Vasoconstriction during venous congestion: Effects of venoarteriolar response, myogenic reflexes, and hemodyoamics of changing perfusion pressure

Kazunobu Okazaki, Qi Fu, Emily R. Martini, Robin Shook, Colin Conner, Rong Zhang, Craig G Crandall, Benjamin D Levine

Research output: Contribution to journalArticlepeer-review

34 Scopus citations

Abstract

We dissected the relative contribution of arteriovenous hemodynamics, the venoarteriolar response (VAR), and the myogenic reflex toward a decrease in local blood flow induced by venous congestion. Skin blood flow (SkBF) was measured in 12 supine subjects via laser-Doppler flowmetry 1) over areas of forearm and calf skin, in which the VAR was blocked by using eutectic mixture of local anesthetics (EMLA sites) and 2) over the contralateral forearm or calf skin (control sites), using two different techniques: limb dependency of 23-37 cm below the heart and cuff inflation to 40 mmHg. During limb dependency, SkBF decreased at the control sites, whereas it remained unchanged at the EMLA sites. In contrast, during cuff inflation, SkBF decreased at the control sites and also decreased at the EMLA sites. The percent change in SkBF from baseline was greater during cuff inflation than limb dependency at both the control sites and the EMLA sites. Estimated skin vascular resistance remained unchanged at the EMLA sites during cuff inflation, as well as limb dependency. Thus the decrease in SkBF during venous congestion with cuff inflation is not solely due to the cutaneous VAR but also to a reduction in local perfusion pressure. The VAR is therefore most specifically quantified by venous congestion induced by limb dependency, rather than cuff inflation. Finally, from both techniques, we calculated that during venous congestion induced by limb dependency (calf), ∼45% of the nonbaroreflex vasoconstriction is induced by the VAR and ∼55% by the myogenic reflex.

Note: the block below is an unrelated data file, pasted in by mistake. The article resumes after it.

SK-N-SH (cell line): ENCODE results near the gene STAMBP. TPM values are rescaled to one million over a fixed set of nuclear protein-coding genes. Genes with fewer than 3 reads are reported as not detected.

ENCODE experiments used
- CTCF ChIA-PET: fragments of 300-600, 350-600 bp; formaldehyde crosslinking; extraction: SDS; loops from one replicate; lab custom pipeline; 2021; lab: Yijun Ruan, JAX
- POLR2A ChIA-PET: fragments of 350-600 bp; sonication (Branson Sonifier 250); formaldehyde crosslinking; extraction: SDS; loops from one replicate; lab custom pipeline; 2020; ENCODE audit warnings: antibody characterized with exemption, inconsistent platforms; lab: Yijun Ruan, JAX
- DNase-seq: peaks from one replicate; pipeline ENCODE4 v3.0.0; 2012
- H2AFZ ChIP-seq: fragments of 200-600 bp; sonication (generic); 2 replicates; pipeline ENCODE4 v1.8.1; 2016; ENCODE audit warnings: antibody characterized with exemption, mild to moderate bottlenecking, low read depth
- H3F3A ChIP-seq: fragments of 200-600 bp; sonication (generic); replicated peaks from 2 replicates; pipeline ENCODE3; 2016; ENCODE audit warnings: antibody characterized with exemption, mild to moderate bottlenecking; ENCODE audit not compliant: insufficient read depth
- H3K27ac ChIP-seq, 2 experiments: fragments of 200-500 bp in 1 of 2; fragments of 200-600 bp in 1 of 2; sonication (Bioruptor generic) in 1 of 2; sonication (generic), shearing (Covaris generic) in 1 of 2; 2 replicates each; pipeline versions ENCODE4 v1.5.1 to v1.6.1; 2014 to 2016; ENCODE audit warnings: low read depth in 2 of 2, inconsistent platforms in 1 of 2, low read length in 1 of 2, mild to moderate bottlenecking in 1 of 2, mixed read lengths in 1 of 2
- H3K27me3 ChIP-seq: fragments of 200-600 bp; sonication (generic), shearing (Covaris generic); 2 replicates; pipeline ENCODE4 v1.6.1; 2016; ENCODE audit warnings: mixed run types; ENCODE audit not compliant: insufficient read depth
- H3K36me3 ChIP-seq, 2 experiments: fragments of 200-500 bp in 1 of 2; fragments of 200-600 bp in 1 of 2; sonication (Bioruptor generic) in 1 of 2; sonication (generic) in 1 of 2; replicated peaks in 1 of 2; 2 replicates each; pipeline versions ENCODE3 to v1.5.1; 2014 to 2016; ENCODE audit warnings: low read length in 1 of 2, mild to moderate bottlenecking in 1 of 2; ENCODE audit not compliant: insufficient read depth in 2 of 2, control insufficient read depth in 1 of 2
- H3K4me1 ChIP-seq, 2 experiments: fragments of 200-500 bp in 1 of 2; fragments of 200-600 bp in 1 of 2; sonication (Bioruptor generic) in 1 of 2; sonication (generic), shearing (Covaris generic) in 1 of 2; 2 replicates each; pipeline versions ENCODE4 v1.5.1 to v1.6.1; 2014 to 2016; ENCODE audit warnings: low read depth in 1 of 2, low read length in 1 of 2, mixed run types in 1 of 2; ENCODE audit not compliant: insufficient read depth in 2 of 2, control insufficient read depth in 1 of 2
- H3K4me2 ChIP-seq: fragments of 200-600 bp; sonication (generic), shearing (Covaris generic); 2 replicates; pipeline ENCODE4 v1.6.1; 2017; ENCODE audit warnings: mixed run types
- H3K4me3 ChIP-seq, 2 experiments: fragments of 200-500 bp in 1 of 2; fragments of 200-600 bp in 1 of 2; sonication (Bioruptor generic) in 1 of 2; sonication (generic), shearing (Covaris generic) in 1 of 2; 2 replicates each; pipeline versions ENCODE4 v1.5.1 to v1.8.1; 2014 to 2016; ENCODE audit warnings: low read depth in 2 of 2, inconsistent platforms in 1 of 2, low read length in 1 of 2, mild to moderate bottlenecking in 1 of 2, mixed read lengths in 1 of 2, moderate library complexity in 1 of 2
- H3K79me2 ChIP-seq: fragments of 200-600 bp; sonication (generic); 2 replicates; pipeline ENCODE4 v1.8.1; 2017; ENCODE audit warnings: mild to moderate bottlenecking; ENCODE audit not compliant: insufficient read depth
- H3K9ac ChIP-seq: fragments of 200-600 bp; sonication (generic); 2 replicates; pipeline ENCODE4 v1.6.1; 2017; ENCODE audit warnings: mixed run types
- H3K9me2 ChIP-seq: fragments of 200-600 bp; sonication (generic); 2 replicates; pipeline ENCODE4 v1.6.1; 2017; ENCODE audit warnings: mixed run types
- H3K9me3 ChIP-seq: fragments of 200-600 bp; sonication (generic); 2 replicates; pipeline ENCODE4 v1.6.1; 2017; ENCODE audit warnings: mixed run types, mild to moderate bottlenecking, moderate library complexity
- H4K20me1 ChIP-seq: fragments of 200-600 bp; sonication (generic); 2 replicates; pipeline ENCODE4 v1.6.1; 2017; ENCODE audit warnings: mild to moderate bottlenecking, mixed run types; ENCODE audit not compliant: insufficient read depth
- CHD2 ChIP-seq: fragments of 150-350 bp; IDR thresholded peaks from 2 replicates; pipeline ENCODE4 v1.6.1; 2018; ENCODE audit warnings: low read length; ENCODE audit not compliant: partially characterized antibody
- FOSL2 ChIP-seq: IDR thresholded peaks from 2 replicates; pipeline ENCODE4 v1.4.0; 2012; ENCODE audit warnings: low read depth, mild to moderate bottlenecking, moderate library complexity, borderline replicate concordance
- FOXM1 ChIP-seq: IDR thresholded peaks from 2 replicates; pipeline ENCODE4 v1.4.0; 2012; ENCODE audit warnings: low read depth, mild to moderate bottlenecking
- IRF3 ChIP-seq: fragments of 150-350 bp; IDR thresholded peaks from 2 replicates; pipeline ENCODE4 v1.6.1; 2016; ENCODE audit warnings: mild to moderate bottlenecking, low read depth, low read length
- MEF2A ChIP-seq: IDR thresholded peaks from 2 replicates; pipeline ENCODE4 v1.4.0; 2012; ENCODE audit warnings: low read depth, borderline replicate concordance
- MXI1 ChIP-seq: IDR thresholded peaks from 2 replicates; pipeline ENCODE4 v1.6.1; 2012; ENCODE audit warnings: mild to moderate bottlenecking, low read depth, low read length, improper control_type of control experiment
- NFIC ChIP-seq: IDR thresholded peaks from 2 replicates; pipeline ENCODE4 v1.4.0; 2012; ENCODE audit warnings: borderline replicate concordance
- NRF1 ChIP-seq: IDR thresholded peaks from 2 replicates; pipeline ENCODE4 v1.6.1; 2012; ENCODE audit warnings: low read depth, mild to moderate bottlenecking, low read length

Original languageEnglish (US)
Pages (from-to)R1354-R1359
JournalAmerican Journal of Physiology - Regulatory Integrative and Comparative Physiology
Volume289
Issue number5 58-5
DOIs
StatePublished - Nov 2005

Keywords

  • Axon reflex
  • Local circulatory control

ASJC Scopus subject areas

  • Physiology
  • Physiology (medical)

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